Zipline braking block not fully deployed

Incident Investigation

Zipline braking block not fully deployed

August 24, 2019

Amusement Devices

Reference Number:

II-899461-2019 (#15010)

Location: Vancouver Island, BC

Regulated industry sector: Amusement Devices - Zipline



Qty injuries: 2

Injury description: Bruising on guest leg size of a toonie. Guide had minor back pain the next day.

Injury rating: Minor


Damage description: Brake block rubber protection pad had excessive wear/tearing.

Damage rating: Moderate

Incident rating: Moderate

Incident overview

Zipline braking block got stuck on the zipline and was not able to be fully deployed, resulting in lack of braking force for a guest when entering the landing zone.

Two minor injuries were sustained, the guest had bruising on their leg the size of a toonie. Guides back was sore the next day.

Investigation conclusions

Site, system and components

This zipline consists of a pulley suspended on a rope, mounted on a slope between platforms/landings. Ziplines require some sort of braking system, this zipline uses a brake block system. The brake block is sent out on the zipline about 100ft to intercept the guest trolley to aid in the slowing effect, through a pulley and rope system.

The braking system is a woodblock, rope and pulley system. The wooden brake block is two blocks of wood with equal dimensions, with a drilled section in the length of the block to let the cable pass through. The brake block is bolted together to secure it to the rope. The brake block moves freely over the rope. A piece of rubber is placed on the side where the trolley collides to absorb the impact and protect the pulley.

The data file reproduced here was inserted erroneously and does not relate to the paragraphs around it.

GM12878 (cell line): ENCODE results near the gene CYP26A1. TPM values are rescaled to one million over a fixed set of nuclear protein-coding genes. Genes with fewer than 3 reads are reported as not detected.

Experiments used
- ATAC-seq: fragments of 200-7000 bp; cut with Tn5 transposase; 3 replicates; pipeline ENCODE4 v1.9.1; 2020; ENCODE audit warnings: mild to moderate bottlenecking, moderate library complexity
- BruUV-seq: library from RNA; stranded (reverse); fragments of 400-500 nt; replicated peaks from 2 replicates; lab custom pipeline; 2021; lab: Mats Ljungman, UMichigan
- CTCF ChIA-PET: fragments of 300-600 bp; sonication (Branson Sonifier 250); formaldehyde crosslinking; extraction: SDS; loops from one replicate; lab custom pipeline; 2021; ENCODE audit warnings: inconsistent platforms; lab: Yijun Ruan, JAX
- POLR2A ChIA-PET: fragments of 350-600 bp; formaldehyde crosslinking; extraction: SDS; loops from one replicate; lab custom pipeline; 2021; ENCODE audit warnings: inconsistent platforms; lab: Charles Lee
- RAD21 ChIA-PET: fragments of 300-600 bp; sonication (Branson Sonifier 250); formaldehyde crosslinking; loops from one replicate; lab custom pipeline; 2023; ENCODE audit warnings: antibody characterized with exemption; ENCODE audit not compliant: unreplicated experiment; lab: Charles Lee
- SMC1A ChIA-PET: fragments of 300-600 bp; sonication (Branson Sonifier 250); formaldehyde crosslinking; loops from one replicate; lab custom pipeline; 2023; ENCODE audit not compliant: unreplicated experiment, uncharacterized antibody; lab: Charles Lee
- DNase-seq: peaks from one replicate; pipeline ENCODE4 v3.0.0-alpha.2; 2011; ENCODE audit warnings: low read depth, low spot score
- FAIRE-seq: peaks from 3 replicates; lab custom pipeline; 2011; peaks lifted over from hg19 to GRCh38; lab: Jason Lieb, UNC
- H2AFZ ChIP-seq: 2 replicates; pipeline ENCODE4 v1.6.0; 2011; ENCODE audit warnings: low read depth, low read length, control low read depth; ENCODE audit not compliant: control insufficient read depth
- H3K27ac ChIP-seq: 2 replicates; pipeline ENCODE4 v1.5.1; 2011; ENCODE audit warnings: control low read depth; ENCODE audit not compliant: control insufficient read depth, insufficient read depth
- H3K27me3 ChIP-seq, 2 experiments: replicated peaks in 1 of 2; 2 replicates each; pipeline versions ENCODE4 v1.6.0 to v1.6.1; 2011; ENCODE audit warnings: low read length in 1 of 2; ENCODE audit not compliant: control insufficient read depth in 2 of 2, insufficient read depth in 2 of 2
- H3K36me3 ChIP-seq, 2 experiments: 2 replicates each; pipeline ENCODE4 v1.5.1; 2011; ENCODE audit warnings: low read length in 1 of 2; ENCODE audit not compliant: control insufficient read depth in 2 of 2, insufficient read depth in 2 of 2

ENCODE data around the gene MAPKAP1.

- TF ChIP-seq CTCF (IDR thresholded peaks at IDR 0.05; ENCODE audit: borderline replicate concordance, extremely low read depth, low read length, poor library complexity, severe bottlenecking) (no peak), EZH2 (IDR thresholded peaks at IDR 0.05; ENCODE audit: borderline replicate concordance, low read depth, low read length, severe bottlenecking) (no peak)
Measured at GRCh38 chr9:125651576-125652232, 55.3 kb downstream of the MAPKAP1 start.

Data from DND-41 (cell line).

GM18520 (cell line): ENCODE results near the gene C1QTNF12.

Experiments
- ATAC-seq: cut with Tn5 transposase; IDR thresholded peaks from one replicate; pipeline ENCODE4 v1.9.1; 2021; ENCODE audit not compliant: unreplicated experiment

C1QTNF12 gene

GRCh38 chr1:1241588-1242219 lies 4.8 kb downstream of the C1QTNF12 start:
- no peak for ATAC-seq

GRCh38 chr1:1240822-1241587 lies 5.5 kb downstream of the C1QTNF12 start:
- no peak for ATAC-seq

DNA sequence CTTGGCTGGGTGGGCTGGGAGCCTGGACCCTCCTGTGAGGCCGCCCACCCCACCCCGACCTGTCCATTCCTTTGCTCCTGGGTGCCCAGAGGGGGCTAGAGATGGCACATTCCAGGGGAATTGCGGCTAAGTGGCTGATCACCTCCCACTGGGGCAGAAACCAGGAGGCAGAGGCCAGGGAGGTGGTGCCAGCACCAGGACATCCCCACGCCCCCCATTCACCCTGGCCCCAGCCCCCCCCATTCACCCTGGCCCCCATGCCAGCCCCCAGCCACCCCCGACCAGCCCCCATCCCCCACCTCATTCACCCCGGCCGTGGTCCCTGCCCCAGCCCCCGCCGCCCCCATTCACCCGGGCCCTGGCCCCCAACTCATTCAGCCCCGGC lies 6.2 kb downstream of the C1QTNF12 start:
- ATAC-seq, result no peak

The trolley is a device that rides on top of the zipline cable and is responsible for safely carrying a rider from one end of the zipline to the other.

Failure scenario(s)

Rubber protection/cushion on the front of the brake block was worn/ripped causing a small 1cm by 1/2cm piece of rubber to get sucked in between the brake block and cable. This wedged the brake block and prevented it from being fully extended and allowing for full braking potential. The brake block made it out on the zipline between 40-50% of the intended position, this resulted in reduced braking effort.

Facts and evidence

>A small piece of rubber was found wedged between the brake block and the cable at the time of incident.

>The guide was unable to send the brake block back out to its fully extended position that is required for proper braking.

During a site visit and conversation with the Guide Supervisor:

- It was determined that the guide at the lower side of the zipline had called for the release of the guest before the brake block was fully at rest.

- The guide on the low side said that when deploying the brake block it all of a sudden jammed up half way out and they were unable to free the brake before the guest entered the braking zone.

- Daily course inspections are performed at the beginning of every operating day of all ziplines, braking systems, walks ways and landings.

- Reviewed current staff training record, test, and policy sign off. Policy was not clear that guides could not call for the next guest until the brake block had been fully reset.

Causes and contributing factors

It is highly likely that the torn rubber padding on the front side of the brake block that was caught in between the cable and the brake block caused the brake to jam up and not be fully extended to allow for full brake effort.

It is also likely that a contributing factor is inadequate training and procedures regarding what steps must be in place prior to a guide calling for the next guest.


Brake block looking down from uphill side.


Back side of brake block where rope from pulley setup attaches


Lower landing platform.

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